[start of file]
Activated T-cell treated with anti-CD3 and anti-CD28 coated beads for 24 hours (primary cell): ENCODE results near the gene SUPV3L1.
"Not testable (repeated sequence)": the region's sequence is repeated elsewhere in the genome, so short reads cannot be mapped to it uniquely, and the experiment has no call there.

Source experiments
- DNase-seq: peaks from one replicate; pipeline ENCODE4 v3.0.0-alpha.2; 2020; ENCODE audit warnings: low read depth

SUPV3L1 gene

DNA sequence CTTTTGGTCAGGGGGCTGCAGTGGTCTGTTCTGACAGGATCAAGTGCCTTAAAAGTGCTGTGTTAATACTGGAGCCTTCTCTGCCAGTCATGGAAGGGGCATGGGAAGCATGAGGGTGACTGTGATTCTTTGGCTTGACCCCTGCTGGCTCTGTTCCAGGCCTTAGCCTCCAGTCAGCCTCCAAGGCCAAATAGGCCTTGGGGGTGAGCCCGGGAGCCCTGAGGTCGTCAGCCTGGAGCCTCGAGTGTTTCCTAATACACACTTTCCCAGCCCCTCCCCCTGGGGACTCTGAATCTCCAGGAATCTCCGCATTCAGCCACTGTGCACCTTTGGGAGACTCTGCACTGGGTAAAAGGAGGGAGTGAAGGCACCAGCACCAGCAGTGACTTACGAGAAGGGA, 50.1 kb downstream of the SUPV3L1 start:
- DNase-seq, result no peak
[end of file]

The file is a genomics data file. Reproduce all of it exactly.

Activated T-cell treated with anti-CD3 and anti-CD28 coated beads for 24 hours (primary cell): ENCODE results near the gene SUPV3L1.
"Not testable (repeated sequence)": the region's sequence is repeated elsewhere in the genome, so short reads cannot be mapped to it uniquely, and the experiment has no call there.

Source experiments
- DNase-seq: peaks from one replicate; pipeline ENCODE4 v3.0.0-alpha.2; 2020; ENCODE audit warnings: low read depth

SUPV3L1 gene

DNA sequence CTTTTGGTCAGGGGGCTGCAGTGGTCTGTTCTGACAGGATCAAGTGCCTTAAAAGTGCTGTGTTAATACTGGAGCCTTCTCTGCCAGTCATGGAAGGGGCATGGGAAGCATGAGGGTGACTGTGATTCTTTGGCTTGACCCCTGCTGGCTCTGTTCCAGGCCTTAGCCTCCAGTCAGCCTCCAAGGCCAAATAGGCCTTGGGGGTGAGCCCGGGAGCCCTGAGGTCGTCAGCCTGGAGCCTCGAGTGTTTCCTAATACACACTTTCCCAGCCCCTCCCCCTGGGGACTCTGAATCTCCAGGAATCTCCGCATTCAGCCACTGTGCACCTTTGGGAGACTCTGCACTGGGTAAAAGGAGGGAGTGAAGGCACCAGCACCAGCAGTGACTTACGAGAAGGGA, 50.1 kb downstream of the SUPV3L1 start:
- DNase-seq, result no peak